The Gristle

Pass Through Costs
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PASS THROUGH COSTS: Bellingham City Council this week took an important real step toward building a more socially equitable community as they considered an actual draft ordinance that might create a registration program for the city’s rental housing. The city estimates there are approximately 13,000 existing rental units that could be registered through this program.

Council has fretted for more than a decade—with numerous false starts—over the problem of substandard rental housing that fails to meet the minimum legal requirement of health and safety, a disservice for a small town that hosts a large university and therefore a large transitionary cohort in need of such housing. Through that decade, they’ve received yards of anecdotal commentary that substandard rentals are not a problem in Bellingham, that it is a problem confined to only the smallest sliver of property or property owners. Most of this commentary has been offered by the property owners themselves, or their representatives and real estate advocates, as rationale to stall action; however, no one honestly knows the scale or scope of rental housing quality because it has not been studied in a coherent or systematic way. Compounding the problem are the unknown numbers of accessory dwelling units (ADUs) that have been installed clandestinely in basements, attics and garages throughout neighborhoods near campus, numbers that perhaps equal the legal ADUs on the city’s books.

Council’s proposed ordinance puts years of talk into writing, establishing a minimum of standards for sanitation and the structural integrity of existing units, including wiring, plumbing and emergency egress.

As with most health and safety inspection programs operated by the city, the program is envisioned as being primarily complaint-driven, without the requirement of periodic inspections and landlords at liberty to do their own self-certification of properties they control. Allowing landlords to police themselves is the single most contentious issue in any rental registration program. Critics point out that this is essentially the condition that exists today, barely an improvement. But it is an improvement. Units registered through the program would receive a certificate, and that certificate would specify what tenants may expect in terms of minimum standards and provide them with instructions and recourse in the event of a dispute with the property owner. Presumably it will additionally imbue tenants with certain legal rights so their complaints may be addressed without fear of eviction. Under guidelines outlined by City Planning Director Jeff Thomas, landlords would be given multiple opportunities to address complaints about inadequacies found in their rental units.

Perhaps the most immediately useful feature of a rental registration program may be the proposed random audit of .5 percent of the city’s rental housing stock each year. That’s only about 65 units per year, based on city estimates—a number critics say is far too low to cycle through all of the city’s rental housing stock in less than a century—but the statistical data gleaned through even a small sampling through a random audit could yield actual scale and scope to an informed discussion of the quality of that housing stock, transforming anecdotal storytelling into actual data points. That data can help shape the program in future years.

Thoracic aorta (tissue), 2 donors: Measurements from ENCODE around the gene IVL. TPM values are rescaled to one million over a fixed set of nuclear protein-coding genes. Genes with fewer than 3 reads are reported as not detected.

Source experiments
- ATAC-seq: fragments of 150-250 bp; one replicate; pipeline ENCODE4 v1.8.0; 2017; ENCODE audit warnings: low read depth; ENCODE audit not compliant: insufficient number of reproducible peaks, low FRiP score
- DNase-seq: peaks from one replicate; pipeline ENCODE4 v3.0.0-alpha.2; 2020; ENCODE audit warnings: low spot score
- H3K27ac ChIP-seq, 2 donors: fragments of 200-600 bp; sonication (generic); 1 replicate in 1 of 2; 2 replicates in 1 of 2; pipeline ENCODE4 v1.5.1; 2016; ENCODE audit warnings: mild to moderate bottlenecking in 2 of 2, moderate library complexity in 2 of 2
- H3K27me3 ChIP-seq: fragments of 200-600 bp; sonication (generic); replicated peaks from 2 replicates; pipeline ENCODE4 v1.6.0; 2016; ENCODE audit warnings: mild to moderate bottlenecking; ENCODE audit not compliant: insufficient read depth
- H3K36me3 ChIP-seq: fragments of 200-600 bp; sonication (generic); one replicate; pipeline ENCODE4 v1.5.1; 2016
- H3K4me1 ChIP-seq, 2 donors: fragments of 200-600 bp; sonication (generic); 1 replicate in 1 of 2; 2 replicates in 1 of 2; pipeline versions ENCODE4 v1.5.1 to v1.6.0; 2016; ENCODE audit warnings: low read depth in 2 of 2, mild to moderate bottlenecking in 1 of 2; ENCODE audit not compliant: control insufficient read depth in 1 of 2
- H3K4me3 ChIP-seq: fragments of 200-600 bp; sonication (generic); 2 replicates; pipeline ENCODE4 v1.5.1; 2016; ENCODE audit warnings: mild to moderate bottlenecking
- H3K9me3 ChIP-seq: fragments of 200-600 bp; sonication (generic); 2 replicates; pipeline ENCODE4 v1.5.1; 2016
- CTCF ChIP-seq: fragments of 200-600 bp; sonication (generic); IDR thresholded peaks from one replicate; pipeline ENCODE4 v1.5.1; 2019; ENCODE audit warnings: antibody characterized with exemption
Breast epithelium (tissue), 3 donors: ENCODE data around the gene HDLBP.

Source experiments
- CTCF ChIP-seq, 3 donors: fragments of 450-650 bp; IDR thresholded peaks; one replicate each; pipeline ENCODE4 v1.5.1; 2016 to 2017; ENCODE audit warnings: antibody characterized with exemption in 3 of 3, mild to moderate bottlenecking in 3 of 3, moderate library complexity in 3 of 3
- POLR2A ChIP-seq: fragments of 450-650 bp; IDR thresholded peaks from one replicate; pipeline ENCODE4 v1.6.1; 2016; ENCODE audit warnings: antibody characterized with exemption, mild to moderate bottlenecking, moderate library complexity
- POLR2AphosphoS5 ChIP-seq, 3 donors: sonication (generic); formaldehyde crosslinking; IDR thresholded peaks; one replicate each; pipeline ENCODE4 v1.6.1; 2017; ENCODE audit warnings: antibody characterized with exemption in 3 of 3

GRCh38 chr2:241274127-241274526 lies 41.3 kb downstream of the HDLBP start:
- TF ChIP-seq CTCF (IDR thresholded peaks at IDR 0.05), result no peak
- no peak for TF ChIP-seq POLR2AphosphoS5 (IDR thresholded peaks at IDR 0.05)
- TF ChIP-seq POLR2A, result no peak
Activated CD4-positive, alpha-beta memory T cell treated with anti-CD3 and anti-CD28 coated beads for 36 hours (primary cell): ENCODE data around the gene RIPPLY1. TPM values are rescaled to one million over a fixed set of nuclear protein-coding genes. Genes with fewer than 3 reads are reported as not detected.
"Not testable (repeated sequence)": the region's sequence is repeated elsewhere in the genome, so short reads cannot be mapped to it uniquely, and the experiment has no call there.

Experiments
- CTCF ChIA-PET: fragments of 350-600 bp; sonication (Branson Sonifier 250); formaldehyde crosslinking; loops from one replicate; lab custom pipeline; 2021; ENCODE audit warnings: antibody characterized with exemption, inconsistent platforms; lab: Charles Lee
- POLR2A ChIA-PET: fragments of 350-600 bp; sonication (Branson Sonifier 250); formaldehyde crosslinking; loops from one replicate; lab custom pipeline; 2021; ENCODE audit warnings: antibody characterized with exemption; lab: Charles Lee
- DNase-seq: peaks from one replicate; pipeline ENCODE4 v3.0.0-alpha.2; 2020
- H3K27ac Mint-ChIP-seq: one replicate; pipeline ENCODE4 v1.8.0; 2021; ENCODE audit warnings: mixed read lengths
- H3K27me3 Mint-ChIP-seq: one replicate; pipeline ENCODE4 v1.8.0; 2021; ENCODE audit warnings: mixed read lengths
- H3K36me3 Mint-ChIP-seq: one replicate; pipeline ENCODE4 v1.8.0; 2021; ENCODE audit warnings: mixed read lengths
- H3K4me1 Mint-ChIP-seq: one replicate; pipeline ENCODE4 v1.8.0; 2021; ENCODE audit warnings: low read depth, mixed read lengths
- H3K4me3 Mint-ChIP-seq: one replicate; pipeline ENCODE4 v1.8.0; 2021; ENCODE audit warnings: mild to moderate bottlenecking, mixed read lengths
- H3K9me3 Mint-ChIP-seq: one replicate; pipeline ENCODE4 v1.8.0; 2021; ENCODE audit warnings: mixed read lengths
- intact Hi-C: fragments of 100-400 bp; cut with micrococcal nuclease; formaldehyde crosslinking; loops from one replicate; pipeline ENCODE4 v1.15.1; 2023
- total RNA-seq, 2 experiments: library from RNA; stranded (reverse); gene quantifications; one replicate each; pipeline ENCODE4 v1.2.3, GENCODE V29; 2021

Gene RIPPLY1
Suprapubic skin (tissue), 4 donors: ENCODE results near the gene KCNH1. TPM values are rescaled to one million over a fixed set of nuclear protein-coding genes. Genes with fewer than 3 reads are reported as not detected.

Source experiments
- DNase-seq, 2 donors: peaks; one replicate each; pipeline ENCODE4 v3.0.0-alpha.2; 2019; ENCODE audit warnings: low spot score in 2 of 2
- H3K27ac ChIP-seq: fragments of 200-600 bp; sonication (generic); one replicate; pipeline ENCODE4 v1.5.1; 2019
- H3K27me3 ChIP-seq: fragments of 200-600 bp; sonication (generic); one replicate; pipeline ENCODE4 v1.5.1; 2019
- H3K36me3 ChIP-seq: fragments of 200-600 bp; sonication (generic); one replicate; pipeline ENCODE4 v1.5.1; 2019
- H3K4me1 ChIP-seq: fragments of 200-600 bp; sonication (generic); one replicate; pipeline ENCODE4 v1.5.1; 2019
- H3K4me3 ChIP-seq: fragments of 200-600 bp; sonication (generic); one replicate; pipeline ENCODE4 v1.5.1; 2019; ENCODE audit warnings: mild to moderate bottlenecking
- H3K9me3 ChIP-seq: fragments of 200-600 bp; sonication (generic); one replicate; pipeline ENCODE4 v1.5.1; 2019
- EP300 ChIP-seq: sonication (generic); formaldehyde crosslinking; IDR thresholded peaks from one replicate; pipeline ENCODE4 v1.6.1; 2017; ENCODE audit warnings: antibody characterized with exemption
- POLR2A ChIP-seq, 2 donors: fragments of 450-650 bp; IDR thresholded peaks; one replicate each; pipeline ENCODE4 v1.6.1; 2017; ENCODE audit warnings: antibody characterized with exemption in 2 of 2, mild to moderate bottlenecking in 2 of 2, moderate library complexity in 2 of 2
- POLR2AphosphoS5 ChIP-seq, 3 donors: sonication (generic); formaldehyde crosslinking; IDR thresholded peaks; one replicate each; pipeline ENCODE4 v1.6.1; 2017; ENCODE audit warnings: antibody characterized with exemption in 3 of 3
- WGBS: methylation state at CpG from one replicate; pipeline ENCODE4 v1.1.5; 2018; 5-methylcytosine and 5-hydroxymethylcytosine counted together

Council discussed who should pay for those audits, whether the fee should be borne by the individual landlord or absorbed as one of the costs of the overall program.

The Gristle will observe that broad community goals are achieved by a more comprehensive understanding of the quality of the city’s rental housing stock; and that any random cost attached to a landlord will merely be passed through to the tenant, increasing the costs of rental housing.

“Pass through” describes an unintended consequence of the attempt to improve the safety and quality of rental units in Bellingham—that the tenant ultimately bears the cost, either in continued inferior housing stock or of the costs of a program intended to improve that housing.

“Pass through” also describes a young, ephemeral population of students who frequently have no deep roots here, little access to community resources that could assist them with their housing concerns, and virtually no political representation or influence. They live here in large numbers for a handful of years in whatever housing is available near campus. They are frequently not served by the sorts of programs designed to assist low-income households. Their landlords by contrast are well represented, legally and politically, and the proposed ordinance is deferential to them—to a fault.

It’s an ironic consequence of the way the city is laid out, the history and pattern of its development, that the largest portion of professionally managed apartments are far from campus. The ADUs near campus are—in many cases—owned by families as investment properties for a modest income stream, perhaps to lower a mortgage burden on their primary home. They city’s proposed ordinance offers little to improve the Mom-&-Pop ADUs near campus; in fact, properties where the owner is also present are exempt from the inspection program. And the proposed ordinance does nothing to ferret out the numbers of illegal ADUs that operate near campus. That, Thomas said, must be handled through a different program.

Despite its weaknesses, City Council’s proposed ordinance takes a real step toward goals policymakers have approached and retreated from for more than a decade.

As Council veteran Gene Knutson observed, “This is something we’ve talked about for years. We either need to do this or move on.”

The council’s Planning Committee will take up the ordinance again May 5.


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